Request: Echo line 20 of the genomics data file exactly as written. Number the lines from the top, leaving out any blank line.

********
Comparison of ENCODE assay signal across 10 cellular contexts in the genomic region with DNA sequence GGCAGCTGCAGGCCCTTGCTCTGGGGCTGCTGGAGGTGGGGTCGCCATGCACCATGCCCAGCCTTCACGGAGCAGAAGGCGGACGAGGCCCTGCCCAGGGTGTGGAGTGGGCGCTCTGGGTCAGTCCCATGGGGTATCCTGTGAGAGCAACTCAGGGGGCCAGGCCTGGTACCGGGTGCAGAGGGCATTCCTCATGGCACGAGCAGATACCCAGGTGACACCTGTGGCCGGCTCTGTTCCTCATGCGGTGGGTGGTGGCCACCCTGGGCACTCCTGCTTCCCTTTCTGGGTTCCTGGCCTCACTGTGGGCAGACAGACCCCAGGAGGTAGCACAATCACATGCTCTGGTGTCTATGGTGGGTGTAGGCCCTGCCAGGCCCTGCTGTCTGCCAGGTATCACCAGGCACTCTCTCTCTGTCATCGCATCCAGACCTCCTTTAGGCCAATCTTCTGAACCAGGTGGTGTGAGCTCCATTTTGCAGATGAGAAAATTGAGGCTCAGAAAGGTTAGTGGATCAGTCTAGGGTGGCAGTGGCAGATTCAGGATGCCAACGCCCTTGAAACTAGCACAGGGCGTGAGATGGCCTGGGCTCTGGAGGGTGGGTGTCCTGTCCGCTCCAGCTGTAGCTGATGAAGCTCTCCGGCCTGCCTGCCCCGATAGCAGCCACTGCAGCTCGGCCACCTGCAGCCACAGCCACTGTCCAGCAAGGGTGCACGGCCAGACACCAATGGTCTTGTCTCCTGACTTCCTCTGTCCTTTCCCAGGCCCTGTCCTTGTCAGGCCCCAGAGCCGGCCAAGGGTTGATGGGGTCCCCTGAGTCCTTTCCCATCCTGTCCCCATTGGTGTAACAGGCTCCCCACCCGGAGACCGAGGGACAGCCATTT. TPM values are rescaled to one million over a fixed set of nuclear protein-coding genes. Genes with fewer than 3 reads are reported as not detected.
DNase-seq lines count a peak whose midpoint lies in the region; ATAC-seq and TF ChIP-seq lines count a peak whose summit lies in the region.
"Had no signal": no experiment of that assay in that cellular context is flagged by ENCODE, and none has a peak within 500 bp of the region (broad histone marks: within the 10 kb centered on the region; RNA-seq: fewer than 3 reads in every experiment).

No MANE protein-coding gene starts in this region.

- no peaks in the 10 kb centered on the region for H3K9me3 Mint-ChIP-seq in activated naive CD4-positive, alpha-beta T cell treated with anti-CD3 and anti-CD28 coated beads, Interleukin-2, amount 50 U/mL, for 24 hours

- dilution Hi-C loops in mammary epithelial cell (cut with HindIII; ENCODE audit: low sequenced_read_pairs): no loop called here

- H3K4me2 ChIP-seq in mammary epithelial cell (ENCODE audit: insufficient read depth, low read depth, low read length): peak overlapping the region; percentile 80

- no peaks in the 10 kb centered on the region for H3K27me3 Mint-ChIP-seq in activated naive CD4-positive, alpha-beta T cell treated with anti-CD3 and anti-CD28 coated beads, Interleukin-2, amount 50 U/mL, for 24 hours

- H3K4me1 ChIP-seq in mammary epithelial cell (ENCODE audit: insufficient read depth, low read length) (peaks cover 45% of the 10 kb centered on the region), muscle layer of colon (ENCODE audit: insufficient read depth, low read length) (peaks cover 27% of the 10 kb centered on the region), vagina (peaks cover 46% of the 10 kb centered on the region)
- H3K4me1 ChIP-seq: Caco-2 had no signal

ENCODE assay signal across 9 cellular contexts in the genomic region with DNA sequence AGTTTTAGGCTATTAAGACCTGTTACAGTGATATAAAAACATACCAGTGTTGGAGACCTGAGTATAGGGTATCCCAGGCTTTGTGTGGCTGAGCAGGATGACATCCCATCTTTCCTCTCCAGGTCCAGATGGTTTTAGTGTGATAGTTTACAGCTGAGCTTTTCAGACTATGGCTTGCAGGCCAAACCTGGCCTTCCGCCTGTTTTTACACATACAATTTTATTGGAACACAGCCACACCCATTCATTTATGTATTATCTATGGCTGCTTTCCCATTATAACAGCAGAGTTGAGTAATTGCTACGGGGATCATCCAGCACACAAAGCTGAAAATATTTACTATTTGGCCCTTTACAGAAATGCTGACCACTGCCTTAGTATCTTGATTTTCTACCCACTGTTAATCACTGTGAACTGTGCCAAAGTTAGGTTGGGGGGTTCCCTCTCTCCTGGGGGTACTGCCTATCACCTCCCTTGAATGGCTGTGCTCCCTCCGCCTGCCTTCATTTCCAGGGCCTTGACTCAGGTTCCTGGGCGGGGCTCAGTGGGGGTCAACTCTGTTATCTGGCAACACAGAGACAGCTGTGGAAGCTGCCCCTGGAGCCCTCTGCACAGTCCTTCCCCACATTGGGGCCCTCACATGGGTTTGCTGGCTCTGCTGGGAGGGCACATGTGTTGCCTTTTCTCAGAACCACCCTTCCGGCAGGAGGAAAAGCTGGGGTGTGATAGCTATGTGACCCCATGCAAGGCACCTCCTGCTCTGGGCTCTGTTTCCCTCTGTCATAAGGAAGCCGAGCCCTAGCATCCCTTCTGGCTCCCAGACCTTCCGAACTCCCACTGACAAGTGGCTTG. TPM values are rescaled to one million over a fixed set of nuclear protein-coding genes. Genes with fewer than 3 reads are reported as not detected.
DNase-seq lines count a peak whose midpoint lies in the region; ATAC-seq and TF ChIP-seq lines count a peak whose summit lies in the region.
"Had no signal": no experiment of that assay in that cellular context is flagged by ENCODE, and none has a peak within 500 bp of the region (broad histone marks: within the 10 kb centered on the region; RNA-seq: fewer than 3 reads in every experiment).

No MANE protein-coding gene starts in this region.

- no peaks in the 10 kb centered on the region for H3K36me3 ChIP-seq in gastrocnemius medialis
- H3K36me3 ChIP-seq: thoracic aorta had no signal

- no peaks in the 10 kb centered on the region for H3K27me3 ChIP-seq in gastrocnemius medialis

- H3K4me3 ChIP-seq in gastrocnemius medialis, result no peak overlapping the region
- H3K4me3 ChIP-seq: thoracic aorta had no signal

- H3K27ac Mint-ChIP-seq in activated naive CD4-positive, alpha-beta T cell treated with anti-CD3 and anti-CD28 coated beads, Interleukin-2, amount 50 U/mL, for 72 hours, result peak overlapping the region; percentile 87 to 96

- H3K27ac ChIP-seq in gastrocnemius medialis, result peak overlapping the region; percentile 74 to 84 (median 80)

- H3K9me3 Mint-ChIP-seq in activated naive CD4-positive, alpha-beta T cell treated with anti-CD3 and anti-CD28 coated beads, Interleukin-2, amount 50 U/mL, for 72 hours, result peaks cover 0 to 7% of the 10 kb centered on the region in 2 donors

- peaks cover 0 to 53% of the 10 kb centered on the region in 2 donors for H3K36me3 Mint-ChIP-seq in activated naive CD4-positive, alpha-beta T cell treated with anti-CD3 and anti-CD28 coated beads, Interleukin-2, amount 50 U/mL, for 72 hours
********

- H3K27ac Mint-ChIP-seq in activated naive CD4-positive, alpha-beta T cell treated with anti-CD3 and anti-CD28 coated beads, Interleukin-2, amount 50 U/mL, for 72 hours, result peak overlapping the region; percentile 87 to 96